Thursday, September 16, 2004

And this would be MY professor...

So this is cool. I just found this lil' article on Yahoo.

First, this is the exact thing I've been learning about in class for like 2 weeks now, so I'm like "neato."

Secondly, my Second Language Acquisition prof is currently at the Netherlands Org doing his thang. Although he's not mentioned in this article.

Read on mes amis...
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Experts Study New Sign Language System

WASHINGTON - A new system of sign language developed by deaf children in Nicaragua may hold clues about the evolution of languages.

When the country's first school for the deaf was established in 1977, children were not taught sign language but developed a system of signs to communicate.

That method of communicating now shows similarities to other languages, researchers say in Thursday's issue of the journal Science.

Language experts have argued for years about whether the basic traits of all languages are hard-wired in the human brain or have developed by trial and error over the years.

The paper's lead author, Ann Senghas of Barnard College of Columbia University, and her colleagues suggest that even if children are not born with a mental blueprint for language, they can move from a simple communication system to a true language in a short time.

In the Nicaraguan sign language, older members of the group used relatively basic gestures while younger children divided the movements into separate words with which they formed into sentences.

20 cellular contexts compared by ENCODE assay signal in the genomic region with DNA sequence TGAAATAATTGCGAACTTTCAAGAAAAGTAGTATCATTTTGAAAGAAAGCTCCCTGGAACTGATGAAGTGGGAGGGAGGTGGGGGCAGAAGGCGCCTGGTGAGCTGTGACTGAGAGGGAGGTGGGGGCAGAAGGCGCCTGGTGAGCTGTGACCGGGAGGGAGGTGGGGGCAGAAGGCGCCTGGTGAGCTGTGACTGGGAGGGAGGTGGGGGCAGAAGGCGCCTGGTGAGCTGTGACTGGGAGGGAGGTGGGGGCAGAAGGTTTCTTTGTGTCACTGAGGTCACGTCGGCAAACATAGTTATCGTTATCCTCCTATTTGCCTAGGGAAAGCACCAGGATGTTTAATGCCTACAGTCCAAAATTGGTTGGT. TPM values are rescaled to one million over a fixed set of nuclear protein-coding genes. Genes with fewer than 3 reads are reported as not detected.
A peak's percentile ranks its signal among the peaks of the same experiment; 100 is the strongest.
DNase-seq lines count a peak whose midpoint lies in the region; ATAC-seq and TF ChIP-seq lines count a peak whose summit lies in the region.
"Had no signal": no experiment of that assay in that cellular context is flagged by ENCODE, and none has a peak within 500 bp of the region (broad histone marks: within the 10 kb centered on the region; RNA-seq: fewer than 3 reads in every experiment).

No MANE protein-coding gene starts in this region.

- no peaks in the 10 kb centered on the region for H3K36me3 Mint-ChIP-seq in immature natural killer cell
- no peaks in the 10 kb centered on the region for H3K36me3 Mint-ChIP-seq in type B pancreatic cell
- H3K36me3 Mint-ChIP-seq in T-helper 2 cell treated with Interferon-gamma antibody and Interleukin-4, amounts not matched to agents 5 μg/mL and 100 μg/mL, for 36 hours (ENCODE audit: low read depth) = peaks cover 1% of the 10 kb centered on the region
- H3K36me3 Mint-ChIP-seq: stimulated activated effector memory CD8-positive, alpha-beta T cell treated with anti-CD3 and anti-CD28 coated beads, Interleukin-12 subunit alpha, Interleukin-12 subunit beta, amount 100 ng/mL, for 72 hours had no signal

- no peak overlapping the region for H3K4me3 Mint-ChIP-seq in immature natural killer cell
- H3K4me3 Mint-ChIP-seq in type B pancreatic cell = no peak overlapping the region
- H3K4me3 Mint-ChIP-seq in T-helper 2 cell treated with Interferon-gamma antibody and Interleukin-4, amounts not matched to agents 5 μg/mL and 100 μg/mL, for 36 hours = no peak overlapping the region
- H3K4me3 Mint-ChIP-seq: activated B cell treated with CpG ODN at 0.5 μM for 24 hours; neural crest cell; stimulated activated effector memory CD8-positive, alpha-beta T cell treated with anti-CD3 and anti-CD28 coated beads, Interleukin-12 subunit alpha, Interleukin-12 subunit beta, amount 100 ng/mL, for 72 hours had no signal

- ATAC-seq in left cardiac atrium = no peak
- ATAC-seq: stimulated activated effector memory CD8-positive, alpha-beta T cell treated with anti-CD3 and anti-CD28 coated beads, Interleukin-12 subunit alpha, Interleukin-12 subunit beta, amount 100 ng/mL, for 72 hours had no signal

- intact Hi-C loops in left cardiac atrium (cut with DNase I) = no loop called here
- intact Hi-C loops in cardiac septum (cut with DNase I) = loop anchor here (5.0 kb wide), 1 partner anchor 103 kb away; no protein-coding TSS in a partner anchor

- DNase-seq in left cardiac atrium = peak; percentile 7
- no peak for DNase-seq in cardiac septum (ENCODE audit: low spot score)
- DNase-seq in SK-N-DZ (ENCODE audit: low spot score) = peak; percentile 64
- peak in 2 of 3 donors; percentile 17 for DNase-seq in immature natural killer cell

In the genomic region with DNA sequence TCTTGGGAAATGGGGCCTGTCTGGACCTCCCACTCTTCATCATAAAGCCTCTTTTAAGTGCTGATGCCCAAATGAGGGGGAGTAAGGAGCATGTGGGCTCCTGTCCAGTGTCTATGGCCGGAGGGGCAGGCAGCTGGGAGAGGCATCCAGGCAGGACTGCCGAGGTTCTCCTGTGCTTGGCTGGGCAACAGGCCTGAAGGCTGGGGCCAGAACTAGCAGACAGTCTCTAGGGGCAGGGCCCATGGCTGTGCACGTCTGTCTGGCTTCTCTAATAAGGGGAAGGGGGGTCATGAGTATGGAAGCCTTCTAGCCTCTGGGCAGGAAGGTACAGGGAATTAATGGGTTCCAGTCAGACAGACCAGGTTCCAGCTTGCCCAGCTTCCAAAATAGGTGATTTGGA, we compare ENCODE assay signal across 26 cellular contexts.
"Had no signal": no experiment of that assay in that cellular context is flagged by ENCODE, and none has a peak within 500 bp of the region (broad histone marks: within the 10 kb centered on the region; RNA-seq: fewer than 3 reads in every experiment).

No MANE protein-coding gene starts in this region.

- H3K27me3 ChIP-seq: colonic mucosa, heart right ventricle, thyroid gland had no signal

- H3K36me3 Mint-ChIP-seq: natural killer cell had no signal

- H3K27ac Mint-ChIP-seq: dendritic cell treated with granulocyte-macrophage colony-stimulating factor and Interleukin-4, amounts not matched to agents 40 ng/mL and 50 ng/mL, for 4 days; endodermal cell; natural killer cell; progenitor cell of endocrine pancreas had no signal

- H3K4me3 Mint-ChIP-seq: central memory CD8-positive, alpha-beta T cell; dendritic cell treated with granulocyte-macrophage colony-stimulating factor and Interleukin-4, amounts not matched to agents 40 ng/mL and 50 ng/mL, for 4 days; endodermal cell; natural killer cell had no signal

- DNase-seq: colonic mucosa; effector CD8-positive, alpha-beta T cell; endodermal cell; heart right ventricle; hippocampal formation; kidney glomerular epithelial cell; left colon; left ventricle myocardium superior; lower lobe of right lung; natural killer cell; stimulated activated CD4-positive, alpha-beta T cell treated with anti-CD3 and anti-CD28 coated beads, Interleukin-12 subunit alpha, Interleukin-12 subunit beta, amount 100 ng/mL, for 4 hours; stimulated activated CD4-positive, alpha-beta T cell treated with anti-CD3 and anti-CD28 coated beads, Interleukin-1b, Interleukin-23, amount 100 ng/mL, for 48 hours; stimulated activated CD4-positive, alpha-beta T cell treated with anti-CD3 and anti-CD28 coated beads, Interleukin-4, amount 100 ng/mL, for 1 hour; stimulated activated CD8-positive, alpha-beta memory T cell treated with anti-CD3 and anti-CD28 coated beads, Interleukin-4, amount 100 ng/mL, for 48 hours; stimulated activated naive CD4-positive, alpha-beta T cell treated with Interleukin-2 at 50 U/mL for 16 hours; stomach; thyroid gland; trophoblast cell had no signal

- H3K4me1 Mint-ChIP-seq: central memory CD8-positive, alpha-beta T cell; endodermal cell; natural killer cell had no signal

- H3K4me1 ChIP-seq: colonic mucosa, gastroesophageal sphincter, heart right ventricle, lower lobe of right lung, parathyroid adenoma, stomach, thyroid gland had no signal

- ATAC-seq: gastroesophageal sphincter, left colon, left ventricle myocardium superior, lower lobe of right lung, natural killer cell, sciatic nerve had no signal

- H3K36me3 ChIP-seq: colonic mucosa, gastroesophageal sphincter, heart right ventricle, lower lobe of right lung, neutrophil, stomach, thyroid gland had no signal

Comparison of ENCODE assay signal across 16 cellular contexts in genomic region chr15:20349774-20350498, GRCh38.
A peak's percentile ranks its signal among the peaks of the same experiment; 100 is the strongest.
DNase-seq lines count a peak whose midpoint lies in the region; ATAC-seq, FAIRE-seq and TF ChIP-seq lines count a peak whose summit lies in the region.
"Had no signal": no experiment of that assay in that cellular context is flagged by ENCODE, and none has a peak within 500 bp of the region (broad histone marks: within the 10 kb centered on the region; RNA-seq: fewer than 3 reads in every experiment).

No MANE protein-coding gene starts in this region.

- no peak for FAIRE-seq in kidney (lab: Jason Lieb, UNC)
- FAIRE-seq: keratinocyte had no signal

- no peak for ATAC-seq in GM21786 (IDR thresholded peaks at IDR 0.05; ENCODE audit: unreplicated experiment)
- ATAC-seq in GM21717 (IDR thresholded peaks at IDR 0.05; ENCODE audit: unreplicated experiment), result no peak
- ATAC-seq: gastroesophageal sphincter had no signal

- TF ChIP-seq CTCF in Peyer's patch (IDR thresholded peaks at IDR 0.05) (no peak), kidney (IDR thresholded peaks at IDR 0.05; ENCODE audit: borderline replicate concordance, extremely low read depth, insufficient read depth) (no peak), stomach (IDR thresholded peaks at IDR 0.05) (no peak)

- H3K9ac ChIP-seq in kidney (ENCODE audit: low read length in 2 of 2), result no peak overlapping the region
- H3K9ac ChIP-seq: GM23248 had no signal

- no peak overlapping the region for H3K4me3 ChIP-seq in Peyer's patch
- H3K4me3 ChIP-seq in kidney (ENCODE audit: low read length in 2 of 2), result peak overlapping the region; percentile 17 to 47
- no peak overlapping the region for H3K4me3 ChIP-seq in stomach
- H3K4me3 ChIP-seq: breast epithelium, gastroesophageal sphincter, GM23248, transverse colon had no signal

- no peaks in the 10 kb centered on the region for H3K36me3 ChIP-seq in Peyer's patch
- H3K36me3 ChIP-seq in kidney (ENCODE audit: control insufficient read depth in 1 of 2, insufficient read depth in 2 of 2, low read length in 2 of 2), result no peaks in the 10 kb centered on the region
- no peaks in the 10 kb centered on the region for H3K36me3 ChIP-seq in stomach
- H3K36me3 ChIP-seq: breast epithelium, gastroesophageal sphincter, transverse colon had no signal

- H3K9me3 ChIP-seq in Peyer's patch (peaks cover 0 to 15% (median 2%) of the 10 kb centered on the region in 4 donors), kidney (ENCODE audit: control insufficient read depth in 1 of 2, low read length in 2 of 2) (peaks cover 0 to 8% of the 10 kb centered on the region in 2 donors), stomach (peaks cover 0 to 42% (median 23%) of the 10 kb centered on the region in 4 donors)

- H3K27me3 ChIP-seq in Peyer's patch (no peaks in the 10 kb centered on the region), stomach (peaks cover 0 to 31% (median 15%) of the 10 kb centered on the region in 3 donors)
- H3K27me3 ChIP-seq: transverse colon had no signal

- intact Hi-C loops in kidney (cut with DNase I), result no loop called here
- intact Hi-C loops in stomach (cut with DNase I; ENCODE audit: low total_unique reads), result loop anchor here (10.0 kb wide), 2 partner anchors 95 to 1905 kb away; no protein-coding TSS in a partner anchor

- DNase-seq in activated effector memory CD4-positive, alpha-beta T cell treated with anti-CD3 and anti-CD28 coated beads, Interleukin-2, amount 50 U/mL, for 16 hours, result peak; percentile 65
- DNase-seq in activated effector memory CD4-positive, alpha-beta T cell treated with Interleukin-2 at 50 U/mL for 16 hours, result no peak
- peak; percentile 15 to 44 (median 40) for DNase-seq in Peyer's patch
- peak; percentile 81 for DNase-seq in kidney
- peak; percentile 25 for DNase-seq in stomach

As additional groups learn the language, they expand on it, making it more useful.

"We're seeing evolution in action, but what's evolving here isn't an organism, it's a language system," Senghas said in a statement.

The study was funded by the Max Planck Institute for Psycholinguistics, the Netherlands Organization for Scientific Research, the National Institutes of Health (news - web sites) and the Turkish Academy of Sciences.

In a separate study reported Thursday, researchers at the National Institute of Child Health and Human Development of the National Institutes of Health said that young children learn vocabulary in fundamentally the same way, regardless of the language being taught.

Their study involved 269 mothers of children who were 20 months old and lived in various countries.

The children were learning to speak Spanish, Dutch, French, Hebrew, Italian, Korean and American English. The mothers filled out a questionnaire designed to gauge the extent of their children's vocabularies.

The major part of the children's vocabularies turned out to be nouns, followed by adjectives, the researchers said in the journal Child Development.

"This study shows that while languages may differ greatly, the sequence by which young children learn the parts of speech appears to be the same across different languages," said Dr. Duane Alexander, director of the child health institute.

"By learning about the normal progression of language development, we may be able obtain information that will help children who are having difficulty learning language," Alexander said.

The mothers in every country reported that their children learned significantly more nouns than other types of words. The researchers said this held true regardless of whether the language emphasized nouns, as does American English, or verbs, as does Korean.

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